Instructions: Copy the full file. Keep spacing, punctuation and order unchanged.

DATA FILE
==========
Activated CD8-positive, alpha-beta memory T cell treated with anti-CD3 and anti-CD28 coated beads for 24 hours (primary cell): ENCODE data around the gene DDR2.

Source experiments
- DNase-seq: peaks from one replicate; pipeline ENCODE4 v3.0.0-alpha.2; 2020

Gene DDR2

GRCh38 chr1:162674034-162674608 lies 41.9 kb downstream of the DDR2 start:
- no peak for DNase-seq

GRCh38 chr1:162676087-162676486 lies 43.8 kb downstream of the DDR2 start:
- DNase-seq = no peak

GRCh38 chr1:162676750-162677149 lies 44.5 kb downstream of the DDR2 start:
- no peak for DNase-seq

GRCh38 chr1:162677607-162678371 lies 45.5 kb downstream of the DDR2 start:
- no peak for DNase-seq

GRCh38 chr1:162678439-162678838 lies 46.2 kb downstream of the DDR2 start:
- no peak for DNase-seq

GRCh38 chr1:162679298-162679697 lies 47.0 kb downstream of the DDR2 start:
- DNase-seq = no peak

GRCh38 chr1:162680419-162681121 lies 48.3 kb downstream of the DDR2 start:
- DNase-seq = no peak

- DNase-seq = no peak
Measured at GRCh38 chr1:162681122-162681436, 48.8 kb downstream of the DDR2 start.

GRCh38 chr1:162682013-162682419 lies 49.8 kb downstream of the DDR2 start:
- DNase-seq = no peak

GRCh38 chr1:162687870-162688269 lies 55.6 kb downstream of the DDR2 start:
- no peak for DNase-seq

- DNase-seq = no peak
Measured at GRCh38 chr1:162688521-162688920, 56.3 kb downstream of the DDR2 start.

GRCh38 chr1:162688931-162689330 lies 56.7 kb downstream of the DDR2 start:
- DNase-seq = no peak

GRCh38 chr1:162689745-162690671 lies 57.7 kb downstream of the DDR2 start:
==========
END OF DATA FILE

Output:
Activated CD8-positive, alpha-beta memory T cell treated with anti-CD3 and anti-CD28 coated beads for 24 hours (primary cell): ENCODE data around the gene DDR2.

Source experiments
- DNase-seq: peaks from one replicate; pipeline ENCODE4 v3.0.0-alpha.2; 2020

Gene DDR2

GRCh38 chr1:162674034-162674608 lies 41.9 kb downstream of the DDR2 start:
- no peak for DNase-seq

GRCh38 chr1:162676087-162676486 lies 43.8 kb downstream of the DDR2 start:
- DNase-seq = no peak

GRCh38 chr1:162676750-162677149 lies 44.5 kb downstream of the DDR2 start:
- no peak for DNase-seq

GRCh38 chr1:162677607-162678371 lies 45.5 kb downstream of the DDR2 start:
- no peak for DNase-seq

GRCh38 chr1:162678439-162678838 lies 46.2 kb downstream of the DDR2 start:
- no peak for DNase-seq

GRCh38 chr1:162679298-162679697 lies 47.0 kb downstream of the DDR2 start:
- DNase-seq = no peak

GRCh38 chr1:162680419-162681121 lies 48.3 kb downstream of the DDR2 start:
- DNase-seq = no peak

- DNase-seq = no peak
Measured at GRCh38 chr1:162681122-162681436, 48.8 kb downstream of the DDR2 start.

GRCh38 chr1:162682013-162682419 lies 49.8 kb downstream of the DDR2 start:
- DNase-seq = no peak

GRCh38 chr1:162687870-162688269 lies 55.6 kb downstream of the DDR2 start:
- no peak for DNase-seq

- DNase-seq = no peak
Measured at GRCh38 chr1:162688521-162688920, 56.3 kb downstream of the DDR2 start.

GRCh38 chr1:162688931-162689330 lies 56.7 kb downstream of the DDR2 start:
- DNase-seq = no peak

GRCh38 chr1:162689745-162690671 lies 57.7 kb downstream of the DDR2 start: